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Self-reported snake management practices among owners in Victoria, Australia
  1. Tiffani Josey Howell1,
  2. Clifford Warwick2 and
  3. Pauleen C Bennett1
  1. 1Anthrozoology Research Group, School of Psychology and Public Health, La Trobe University, Bendigo, Victoria, Australia
  2. 2Emergent Disease Foundation, Tonbridge, Kent, UK
  1. Correspondence to Dr Tiffani Josey Howell, Anthrozoology Research Group, School of Psychology and Public Health, La Trobe University, Bendigo, VIC 3152, Australia; t.howell{at}latrobe.edu.au

Abstract

Background A large number of snakes are kept as pets in Western societies. Few studies have been undertaken to assess keeping practices of snakes by private owners in Australia. Therefore, there is concern that some owners may not understand even basic husbandry requirements. The aim of this preliminary study was to identify the most common practices used by snake owners in Victoria, Australia.

Method An online survey asked 251 snake owners to describe ways in which they attempt to meet their snake’s environmental, behavioural, dietary, social and health needs.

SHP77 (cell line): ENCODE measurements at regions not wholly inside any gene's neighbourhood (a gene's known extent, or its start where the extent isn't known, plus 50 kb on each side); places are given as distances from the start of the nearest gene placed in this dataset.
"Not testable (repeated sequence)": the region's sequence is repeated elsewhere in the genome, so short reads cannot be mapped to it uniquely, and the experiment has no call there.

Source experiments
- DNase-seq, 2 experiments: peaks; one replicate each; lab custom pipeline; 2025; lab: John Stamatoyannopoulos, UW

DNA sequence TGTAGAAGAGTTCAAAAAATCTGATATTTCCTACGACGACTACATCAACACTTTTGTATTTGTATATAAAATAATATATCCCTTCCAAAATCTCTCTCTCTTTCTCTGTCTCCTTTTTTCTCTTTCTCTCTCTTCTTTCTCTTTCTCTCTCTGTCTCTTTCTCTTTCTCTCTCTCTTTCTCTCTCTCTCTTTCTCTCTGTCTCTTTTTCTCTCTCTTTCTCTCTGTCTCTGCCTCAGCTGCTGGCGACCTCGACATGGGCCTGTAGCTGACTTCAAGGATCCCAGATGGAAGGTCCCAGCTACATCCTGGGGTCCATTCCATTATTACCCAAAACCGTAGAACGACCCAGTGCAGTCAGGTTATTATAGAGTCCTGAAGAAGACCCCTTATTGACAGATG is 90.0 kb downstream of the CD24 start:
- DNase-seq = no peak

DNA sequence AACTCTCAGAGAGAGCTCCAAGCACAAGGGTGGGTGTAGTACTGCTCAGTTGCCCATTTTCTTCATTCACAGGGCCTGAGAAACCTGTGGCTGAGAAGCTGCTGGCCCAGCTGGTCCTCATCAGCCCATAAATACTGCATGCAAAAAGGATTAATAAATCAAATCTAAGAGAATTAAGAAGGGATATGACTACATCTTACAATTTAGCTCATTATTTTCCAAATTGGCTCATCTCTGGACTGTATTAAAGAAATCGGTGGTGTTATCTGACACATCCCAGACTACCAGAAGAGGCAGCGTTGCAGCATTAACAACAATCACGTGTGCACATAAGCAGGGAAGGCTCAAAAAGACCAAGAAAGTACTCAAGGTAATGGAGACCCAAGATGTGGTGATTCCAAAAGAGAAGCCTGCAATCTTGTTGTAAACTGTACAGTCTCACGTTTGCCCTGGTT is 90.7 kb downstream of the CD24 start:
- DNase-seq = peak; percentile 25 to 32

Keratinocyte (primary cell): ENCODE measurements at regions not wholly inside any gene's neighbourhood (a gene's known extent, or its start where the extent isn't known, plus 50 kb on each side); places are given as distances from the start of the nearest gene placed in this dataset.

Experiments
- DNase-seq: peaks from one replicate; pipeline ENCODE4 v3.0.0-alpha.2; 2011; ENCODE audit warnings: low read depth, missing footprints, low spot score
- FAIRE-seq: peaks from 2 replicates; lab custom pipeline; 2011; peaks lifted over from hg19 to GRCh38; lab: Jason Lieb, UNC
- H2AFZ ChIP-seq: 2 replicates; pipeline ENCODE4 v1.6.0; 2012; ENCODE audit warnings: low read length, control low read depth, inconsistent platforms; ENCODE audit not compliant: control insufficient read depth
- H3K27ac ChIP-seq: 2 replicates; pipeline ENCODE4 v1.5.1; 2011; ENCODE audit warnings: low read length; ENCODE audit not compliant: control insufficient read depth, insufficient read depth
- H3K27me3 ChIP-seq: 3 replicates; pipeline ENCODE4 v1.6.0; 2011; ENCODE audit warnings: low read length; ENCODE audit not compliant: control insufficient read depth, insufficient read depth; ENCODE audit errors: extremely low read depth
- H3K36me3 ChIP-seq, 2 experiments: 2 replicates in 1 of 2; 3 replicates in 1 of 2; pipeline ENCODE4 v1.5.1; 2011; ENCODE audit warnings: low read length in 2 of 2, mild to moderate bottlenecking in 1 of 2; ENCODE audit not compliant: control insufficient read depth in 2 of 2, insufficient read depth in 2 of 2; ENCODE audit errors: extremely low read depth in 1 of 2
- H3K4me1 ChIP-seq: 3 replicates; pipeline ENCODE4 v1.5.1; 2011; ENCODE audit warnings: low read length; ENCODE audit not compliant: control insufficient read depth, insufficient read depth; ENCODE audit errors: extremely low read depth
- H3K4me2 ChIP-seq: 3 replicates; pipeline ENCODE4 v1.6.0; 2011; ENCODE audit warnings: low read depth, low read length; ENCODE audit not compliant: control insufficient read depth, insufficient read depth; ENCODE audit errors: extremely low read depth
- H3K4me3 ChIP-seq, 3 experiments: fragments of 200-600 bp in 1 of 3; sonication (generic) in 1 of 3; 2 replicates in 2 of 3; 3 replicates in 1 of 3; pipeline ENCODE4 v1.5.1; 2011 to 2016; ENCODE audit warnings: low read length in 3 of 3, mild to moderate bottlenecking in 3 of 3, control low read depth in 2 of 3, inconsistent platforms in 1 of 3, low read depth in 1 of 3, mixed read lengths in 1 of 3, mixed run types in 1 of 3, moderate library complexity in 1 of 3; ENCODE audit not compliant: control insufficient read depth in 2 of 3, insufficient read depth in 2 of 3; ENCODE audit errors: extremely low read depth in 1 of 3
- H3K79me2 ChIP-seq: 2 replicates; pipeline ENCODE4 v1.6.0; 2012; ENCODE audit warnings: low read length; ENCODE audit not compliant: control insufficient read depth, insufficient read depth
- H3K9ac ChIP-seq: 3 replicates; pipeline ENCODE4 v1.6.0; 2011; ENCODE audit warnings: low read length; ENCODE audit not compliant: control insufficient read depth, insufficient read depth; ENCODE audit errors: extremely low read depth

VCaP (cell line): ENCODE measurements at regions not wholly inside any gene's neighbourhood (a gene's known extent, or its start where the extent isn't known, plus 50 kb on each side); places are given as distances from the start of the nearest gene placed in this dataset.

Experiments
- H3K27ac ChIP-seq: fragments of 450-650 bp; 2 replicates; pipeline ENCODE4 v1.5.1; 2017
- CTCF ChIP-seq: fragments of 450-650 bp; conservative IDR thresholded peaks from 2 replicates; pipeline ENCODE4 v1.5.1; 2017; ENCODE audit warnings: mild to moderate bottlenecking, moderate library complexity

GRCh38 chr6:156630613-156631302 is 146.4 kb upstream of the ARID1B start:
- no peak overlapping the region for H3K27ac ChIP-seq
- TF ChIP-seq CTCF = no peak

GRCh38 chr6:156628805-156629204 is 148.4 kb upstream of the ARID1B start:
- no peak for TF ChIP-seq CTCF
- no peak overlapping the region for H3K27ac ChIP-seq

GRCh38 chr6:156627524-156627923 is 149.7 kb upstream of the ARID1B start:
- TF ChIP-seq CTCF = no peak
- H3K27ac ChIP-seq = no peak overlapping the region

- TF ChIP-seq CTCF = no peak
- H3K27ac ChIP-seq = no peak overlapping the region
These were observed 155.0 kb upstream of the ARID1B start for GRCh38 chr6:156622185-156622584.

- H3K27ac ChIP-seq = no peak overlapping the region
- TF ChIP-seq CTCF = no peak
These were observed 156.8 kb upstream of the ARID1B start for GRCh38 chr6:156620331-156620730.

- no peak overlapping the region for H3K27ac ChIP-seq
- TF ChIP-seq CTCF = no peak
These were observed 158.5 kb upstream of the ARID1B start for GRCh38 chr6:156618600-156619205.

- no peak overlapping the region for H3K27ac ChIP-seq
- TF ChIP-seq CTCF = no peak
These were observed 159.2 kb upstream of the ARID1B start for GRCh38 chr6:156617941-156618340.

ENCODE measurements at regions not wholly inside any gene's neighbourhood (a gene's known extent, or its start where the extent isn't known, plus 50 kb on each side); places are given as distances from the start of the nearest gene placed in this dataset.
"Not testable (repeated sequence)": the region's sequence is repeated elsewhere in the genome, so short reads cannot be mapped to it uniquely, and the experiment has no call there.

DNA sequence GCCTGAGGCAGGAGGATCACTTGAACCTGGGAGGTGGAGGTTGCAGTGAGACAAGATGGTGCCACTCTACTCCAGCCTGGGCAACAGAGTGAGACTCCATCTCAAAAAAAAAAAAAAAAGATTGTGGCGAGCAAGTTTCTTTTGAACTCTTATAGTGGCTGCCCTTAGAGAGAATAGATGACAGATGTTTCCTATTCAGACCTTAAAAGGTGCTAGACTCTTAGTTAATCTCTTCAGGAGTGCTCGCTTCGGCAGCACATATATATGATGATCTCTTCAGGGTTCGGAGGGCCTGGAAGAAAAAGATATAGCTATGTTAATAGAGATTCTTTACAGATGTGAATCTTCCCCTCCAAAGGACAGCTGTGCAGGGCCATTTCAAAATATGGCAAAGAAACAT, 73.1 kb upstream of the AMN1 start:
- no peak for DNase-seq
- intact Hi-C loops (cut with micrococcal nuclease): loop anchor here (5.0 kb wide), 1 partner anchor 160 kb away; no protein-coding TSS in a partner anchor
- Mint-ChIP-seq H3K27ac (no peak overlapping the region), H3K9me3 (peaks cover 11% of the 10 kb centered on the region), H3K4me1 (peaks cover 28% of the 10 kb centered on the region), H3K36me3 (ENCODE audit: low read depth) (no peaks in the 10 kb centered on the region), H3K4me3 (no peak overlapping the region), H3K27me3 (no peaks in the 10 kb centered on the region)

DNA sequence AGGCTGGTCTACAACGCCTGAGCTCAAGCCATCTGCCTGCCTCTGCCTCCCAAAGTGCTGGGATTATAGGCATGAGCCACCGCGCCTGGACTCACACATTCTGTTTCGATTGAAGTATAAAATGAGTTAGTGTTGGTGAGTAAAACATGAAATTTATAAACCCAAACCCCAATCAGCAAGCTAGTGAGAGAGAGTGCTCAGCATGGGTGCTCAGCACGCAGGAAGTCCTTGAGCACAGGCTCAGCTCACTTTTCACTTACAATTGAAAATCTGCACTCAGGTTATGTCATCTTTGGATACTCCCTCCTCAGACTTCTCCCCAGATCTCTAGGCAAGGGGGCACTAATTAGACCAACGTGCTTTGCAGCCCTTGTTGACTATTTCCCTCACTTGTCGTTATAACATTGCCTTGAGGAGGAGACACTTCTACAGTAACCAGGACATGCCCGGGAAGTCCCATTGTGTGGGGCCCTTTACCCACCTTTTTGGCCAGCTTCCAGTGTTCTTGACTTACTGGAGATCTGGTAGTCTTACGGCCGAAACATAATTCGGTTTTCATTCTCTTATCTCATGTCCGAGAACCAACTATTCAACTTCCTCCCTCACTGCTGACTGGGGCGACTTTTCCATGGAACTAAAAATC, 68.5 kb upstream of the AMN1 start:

Results Fewer than half of participants had an enclosure large enough for the snake to fully stretch out, and just over half had an enclosure large enough to meet the requirements in the Victorian Code of Practice. Only 60 per cent of owners correctly identified their snake’s activity patterns based on information about wild snakes of the same species.

Conclusion Educational campaigns may help improve outcomes for snakes in the future, but more research is needed about captive snake husbandry, to provide an evidence base for informing snake management recommendations.

  • captivity
  • reptile health
  • reptile husbandry
  • reptile behaviour
  • enclosure quality
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Footnotes

  • Funding This study was funded by Department of Economic Development, Jobs, Transport, and Resources, State Government of Victoria.

  • Competing interests None declared.

  • Ethics approval This project received human ethics approval from the La Trobe University Human Ethics Committee of the Faculty of Science, Technology, and Engineering (approval number FHEC14/R1).

  • Provenance and peer review Not commissioned; externally peer reviewed.

  • Data availability statement All data relevant to the study are included in the article or uploaded as supplementary information.

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